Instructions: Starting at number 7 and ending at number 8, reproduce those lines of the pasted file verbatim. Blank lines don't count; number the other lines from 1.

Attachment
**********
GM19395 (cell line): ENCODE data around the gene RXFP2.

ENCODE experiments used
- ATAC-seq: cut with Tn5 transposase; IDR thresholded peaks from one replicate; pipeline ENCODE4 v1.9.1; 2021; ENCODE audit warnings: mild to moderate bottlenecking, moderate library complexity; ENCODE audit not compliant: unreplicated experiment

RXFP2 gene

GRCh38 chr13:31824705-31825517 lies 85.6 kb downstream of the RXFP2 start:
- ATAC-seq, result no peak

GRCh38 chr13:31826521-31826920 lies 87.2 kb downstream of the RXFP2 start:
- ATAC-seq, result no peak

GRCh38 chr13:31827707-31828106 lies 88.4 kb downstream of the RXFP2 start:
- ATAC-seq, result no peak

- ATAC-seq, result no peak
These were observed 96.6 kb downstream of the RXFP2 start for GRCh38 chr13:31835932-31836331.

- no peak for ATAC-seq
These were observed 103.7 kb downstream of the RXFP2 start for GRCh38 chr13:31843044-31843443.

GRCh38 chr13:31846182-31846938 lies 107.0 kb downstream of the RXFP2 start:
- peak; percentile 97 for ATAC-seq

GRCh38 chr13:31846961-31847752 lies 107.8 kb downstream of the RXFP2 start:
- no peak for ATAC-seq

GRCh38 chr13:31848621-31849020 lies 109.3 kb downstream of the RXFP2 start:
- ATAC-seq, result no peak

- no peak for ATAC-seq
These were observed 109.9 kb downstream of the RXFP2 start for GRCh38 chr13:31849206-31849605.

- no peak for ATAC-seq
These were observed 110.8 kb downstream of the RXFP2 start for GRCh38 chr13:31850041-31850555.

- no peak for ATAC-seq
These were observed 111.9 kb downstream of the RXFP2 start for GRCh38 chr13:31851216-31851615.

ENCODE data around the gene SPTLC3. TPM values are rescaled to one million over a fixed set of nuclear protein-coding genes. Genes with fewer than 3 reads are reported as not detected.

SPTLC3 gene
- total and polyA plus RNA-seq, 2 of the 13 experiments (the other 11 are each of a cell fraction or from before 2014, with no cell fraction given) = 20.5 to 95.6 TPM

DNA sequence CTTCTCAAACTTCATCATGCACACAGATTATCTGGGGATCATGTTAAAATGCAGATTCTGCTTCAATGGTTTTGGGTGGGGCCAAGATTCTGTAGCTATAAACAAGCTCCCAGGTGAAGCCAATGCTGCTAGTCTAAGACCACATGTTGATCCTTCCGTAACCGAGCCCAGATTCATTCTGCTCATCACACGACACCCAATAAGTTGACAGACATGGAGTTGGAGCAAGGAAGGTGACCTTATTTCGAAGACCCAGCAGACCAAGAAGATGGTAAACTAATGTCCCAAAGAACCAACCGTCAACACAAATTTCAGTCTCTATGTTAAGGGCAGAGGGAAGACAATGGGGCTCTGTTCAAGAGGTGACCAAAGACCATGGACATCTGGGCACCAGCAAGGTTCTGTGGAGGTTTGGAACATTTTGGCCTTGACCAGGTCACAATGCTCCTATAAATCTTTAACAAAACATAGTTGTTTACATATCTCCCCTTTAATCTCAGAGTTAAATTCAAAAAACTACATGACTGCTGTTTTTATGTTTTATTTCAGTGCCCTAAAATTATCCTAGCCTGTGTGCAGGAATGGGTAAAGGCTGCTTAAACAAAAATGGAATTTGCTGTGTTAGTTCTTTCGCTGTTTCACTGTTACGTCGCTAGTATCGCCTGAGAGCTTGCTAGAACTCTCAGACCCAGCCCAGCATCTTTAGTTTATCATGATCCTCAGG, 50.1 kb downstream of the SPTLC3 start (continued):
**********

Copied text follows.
GRCh38 chr13:31826521-31826920 lies 87.2 kb downstream of the RXFP2 start:
- ATAC-seq, result no peak